Female lead? Check. Strong story? Check. Eventual sexual assault? …wait, what?

This post will contain possible triggers, so be warned.

I was browsing my Twitter feed when I saw a friend of mine had RT’d the following:

The thread included some great links to articles and pages where women discussed the very nature of how rape is presented in SFF. Check out Do Better: Sexual Violence in SFF by Sarah Gailey. Another is a 2012 Livejournal post from Seanan McGuire. The fact that this was written four years ago means nothing, for these are ongoing issues. And I hate that it is.

Guys, I’ve read a lot of fantasy and sci fi over the years. The fantasy novels I’ve read are almost wholly guilty of including a sexually assaulted female character or one who narrowly escapes an attempt. And why? Plot device, mostly. Female character earns the ire of an enemy? Capture her and lock her in a room with lots of men. Female character leads an army? Better make sure she gets overpowered in a corner. Female character doing some grocery shopping? Best make sure she’s followed back to her car and/or saved by the Dashing Hero. Female character sitting on the subway with headphones on and reading a book? Make sure the guy next to her makes her as uncomfortable as possible, needles her for ‘not smiling’, or follows her home. In other words, if you have a female character, you as the writer are expected, nay, REQUIRED, to make sure her plot arc includes one or all of the above.

What’s that? It’s unrealistic not to include any of the above? Fuck you. None of my female characters are destined for sexual assault. NONE.

Why is this so common? Why is it we read so many books, watch so many shows, or pay to see so many movies, and we’re mentally counting down before a female character gets assaulted/harassed? It’s bad enough we as a society have become so goddamn desensitized to the subject that we can watch/read about it and not bat an eye. This, to me, is an insult to those who experienced it. Don’t add this element to your fantasy world.  Don’t be part of the problem. Be part of the solution. Like Sarah Gailey says: do better.


Back to basics

Sixteen days into April’s Camp, and I have handwritten 50 pages. Quite the accomplishment, if I say so myself. I’m not bothering with a daily word count. In fact, I’m not really considering myself an active participant in Camp. I don’t do word sprints, word wars, or the writing challenges. To be perfectly honest, I think they’re pointless. I see the challenges suggesting the writer insert something completely random and I can’t help but wonder, How the hell does doing that improve on the narrative? If anything, won’t it just make things more complicated during the revision process? I look on these exercises with a critical eye because that’s not how I do things. Others, however, do, and that’s okay.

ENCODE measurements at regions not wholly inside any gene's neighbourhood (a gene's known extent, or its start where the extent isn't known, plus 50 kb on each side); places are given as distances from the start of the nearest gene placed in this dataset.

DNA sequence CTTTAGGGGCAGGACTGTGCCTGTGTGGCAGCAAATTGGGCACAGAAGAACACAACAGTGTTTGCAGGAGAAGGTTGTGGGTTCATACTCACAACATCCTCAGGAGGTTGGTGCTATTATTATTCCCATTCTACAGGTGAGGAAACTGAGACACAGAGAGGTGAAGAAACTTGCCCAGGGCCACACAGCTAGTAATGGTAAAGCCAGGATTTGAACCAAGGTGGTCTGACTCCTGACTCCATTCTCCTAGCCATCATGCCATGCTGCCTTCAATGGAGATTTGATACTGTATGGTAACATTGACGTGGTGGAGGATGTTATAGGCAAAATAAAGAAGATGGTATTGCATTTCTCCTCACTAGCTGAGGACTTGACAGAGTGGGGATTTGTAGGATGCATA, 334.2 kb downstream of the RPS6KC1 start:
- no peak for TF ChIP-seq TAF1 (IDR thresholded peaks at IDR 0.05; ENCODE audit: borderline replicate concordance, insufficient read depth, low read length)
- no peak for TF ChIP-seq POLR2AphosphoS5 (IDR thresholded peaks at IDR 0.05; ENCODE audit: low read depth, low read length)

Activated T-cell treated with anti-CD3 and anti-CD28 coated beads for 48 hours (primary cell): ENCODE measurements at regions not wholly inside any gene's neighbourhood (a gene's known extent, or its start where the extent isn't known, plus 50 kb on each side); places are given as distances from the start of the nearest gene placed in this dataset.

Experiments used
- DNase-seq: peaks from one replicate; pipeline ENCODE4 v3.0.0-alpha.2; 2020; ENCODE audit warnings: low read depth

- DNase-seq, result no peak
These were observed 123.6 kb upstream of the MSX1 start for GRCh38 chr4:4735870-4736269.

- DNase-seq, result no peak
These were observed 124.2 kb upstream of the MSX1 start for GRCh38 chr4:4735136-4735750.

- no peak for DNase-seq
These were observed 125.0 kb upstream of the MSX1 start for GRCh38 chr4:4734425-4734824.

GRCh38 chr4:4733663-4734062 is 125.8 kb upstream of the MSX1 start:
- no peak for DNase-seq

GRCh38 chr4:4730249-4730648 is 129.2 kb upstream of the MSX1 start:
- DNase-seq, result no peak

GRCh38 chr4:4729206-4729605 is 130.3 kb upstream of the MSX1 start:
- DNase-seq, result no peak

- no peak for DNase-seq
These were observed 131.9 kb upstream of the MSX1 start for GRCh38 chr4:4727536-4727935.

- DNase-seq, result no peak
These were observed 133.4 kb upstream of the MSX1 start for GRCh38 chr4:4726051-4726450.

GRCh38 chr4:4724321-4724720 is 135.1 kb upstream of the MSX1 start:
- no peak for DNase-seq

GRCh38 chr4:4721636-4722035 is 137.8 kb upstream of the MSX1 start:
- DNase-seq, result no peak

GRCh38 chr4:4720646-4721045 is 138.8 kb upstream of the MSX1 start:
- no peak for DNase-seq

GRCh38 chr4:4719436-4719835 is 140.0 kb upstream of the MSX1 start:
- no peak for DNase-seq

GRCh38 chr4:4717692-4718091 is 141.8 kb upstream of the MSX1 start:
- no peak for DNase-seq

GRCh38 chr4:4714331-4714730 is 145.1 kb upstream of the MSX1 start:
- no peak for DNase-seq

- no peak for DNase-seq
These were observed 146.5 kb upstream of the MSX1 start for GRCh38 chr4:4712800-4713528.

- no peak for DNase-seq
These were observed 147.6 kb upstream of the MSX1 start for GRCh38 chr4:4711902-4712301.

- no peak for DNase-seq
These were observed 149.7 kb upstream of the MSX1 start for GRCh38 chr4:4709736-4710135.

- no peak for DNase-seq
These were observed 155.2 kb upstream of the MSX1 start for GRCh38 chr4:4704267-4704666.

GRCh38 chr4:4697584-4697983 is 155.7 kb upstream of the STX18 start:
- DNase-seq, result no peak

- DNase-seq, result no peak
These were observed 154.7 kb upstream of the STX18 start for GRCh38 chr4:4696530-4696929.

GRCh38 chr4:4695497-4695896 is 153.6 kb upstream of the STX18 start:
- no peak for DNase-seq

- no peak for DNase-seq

I’m simply writing. Like I’ve always done since I first thought to put pen to paper. I can’t remember the last time I worked on something that felt so natural. No strings attached, no preset goals other than that of finishing a draft, and no distractions. NaNo has sadly become a distraction. I was more focused on matching the word count than on writing. It became a competition with myself and other writers. Writing should never be a competition. And that is why I’m no longer going to participate.

Part of me feels a sense of betrayal since I do love the atmosphere NaNo creates for writers. I appreciate the community feel it fosters. Writing itself is a solitary craft, and people are social creatures by nature. Just knowing so many others are sitting at their computers (or at a desk with a notebook) plugging away at a first draft was enough for others to push forward. It was never about finishing, but starting something you may not have if left to your own devices. Some writers need this. I’m not one of them. I don’t think I ever was. I wrote my epic fantasy back in the early 2000s with nothing driving me onward but pure love of what I was doing. I want to recapture that feeling. The result is a draft I’m truly enjoying. The pacing is what it should be. I’m taking my time with introducing my characters and their world. I’m getting to know them. It’s like I rediscovered the joy of writing.

I understand this approach isn’t for everyone. I’m not knocking those who embrace the community feel to better help themselves. I think it’s like how some writers are pantsers, others are plotters, some outline while others don’t, some use Word, some use Scrivener, etc. etc. In the end, it’s all about the story. Because ultimately that’s what readers will care about.



Identifying as a writer